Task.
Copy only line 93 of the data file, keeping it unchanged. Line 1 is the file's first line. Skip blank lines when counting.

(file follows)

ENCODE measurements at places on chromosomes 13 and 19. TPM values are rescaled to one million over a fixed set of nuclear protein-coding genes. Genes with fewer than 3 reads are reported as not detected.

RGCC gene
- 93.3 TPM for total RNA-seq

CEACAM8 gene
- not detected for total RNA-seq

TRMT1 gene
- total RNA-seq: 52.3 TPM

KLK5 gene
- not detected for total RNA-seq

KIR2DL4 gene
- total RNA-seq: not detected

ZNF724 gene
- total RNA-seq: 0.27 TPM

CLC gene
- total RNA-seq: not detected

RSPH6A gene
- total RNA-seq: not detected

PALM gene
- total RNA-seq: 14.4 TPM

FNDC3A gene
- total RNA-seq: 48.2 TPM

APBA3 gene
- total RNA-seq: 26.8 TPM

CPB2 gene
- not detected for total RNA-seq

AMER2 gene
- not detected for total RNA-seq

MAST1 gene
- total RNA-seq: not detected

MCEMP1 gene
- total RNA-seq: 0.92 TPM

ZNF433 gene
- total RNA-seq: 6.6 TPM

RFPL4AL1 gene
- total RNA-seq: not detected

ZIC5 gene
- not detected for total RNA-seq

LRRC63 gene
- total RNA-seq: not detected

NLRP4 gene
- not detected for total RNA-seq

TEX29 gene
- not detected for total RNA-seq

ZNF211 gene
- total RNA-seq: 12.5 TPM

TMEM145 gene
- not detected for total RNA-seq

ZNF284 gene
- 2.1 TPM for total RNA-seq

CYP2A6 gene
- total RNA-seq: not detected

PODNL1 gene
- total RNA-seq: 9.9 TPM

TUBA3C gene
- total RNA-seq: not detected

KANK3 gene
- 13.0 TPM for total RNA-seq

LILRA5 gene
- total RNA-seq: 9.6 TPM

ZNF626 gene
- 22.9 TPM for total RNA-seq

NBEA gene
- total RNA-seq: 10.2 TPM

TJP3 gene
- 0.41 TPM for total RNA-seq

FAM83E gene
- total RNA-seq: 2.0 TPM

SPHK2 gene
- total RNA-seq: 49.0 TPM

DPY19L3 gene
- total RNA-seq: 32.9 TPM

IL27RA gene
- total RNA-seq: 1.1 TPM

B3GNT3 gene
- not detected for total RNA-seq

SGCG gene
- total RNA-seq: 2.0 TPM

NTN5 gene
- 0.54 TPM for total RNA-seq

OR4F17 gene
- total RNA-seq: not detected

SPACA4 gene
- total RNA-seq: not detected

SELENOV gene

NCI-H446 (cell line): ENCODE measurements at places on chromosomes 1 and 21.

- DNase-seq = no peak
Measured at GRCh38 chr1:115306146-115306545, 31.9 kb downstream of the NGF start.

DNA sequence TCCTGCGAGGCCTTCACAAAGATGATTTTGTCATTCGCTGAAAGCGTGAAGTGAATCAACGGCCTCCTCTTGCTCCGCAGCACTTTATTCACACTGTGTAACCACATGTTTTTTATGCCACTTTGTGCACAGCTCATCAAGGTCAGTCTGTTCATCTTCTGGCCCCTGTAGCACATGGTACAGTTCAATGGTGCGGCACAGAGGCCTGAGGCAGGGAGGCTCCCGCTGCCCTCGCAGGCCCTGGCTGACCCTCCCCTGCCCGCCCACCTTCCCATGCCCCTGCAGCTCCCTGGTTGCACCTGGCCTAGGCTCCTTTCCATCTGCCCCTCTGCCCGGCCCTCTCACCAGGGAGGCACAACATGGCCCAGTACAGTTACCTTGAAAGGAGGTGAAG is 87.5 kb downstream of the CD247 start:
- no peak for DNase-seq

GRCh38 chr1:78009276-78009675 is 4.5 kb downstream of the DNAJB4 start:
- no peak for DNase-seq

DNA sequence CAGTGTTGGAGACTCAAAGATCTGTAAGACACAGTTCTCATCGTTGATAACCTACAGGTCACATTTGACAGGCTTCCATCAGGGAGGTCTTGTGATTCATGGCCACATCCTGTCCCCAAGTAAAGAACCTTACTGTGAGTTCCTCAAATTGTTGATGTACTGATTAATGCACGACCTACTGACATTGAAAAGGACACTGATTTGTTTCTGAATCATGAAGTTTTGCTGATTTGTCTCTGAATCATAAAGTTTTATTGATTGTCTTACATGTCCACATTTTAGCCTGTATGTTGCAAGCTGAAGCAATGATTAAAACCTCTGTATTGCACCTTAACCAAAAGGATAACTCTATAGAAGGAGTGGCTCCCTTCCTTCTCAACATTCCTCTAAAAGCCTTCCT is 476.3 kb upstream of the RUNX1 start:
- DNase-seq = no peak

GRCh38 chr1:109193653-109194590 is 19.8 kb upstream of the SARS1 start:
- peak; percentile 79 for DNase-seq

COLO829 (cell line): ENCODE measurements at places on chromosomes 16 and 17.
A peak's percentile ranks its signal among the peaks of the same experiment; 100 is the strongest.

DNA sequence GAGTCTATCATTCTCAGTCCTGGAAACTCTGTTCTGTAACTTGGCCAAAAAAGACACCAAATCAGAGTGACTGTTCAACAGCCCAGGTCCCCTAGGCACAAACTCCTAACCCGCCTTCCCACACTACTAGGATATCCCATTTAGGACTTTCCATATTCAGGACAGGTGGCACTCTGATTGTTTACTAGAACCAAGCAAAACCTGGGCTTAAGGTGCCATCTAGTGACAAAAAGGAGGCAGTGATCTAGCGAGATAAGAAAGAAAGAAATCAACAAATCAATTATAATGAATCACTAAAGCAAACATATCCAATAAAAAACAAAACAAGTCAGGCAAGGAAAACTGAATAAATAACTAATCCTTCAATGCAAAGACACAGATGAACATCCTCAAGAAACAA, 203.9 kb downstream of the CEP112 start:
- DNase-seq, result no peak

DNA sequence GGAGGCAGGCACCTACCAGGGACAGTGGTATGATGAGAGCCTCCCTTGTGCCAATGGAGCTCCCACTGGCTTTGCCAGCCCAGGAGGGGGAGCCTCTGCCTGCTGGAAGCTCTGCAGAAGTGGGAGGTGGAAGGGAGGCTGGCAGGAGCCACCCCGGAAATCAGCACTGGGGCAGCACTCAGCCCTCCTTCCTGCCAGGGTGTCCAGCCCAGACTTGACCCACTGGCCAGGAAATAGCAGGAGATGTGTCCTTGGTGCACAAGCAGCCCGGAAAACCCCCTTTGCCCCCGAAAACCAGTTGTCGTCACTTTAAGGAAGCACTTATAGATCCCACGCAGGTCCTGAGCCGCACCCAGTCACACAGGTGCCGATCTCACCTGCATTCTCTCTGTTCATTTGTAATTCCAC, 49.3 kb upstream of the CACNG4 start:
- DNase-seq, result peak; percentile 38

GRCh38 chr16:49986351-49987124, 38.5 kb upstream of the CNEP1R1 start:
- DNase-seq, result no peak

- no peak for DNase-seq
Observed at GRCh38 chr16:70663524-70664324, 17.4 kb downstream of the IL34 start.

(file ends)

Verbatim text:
- DNase-seq = no peak